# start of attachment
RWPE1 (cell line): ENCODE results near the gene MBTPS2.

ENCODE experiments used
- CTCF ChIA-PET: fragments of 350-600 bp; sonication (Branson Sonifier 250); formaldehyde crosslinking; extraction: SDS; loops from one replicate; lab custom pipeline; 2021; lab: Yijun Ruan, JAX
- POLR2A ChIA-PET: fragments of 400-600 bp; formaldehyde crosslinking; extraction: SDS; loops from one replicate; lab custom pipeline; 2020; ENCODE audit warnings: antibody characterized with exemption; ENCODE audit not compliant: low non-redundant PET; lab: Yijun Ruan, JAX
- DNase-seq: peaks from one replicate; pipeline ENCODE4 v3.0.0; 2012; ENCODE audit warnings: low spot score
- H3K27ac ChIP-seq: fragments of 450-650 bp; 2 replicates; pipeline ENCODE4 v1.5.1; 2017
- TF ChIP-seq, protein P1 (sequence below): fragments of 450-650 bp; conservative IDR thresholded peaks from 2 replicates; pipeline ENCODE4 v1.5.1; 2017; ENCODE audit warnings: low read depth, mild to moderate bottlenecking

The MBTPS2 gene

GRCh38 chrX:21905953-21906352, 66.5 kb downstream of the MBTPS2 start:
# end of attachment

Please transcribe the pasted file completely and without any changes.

RWPE1 (cell line): ENCODE results near the gene MBTPS2.

ENCODE experiments used
- CTCF ChIA-PET: fragments of 350-600 bp; sonication (Branson Sonifier 250); formaldehyde crosslinking; extraction: SDS; loops from one replicate; lab custom pipeline; 2021; lab: Yijun Ruan, JAX
- POLR2A ChIA-PET: fragments of 400-600 bp; formaldehyde crosslinking; extraction: SDS; loops from one replicate; lab custom pipeline; 2020; ENCODE audit warnings: antibody characterized with exemption; ENCODE audit not compliant: low non-redundant PET; lab: Yijun Ruan, JAX
- DNase-seq: peaks from one replicate; pipeline ENCODE4 v3.0.0; 2012; ENCODE audit warnings: low spot score
- H3K27ac ChIP-seq: fragments of 450-650 bp; 2 replicates; pipeline ENCODE4 v1.5.1; 2017
- TF ChIP-seq, protein P1 (sequence below): fragments of 450-650 bp; conservative IDR thresholded peaks from 2 replicates; pipeline ENCODE4 v1.5.1; 2017; ENCODE audit warnings: low read depth, mild to moderate bottlenecking

The MBTPS2 gene

GRCh38 chrX:21905953-21906352, 66.5 kb downstream of the MBTPS2 start: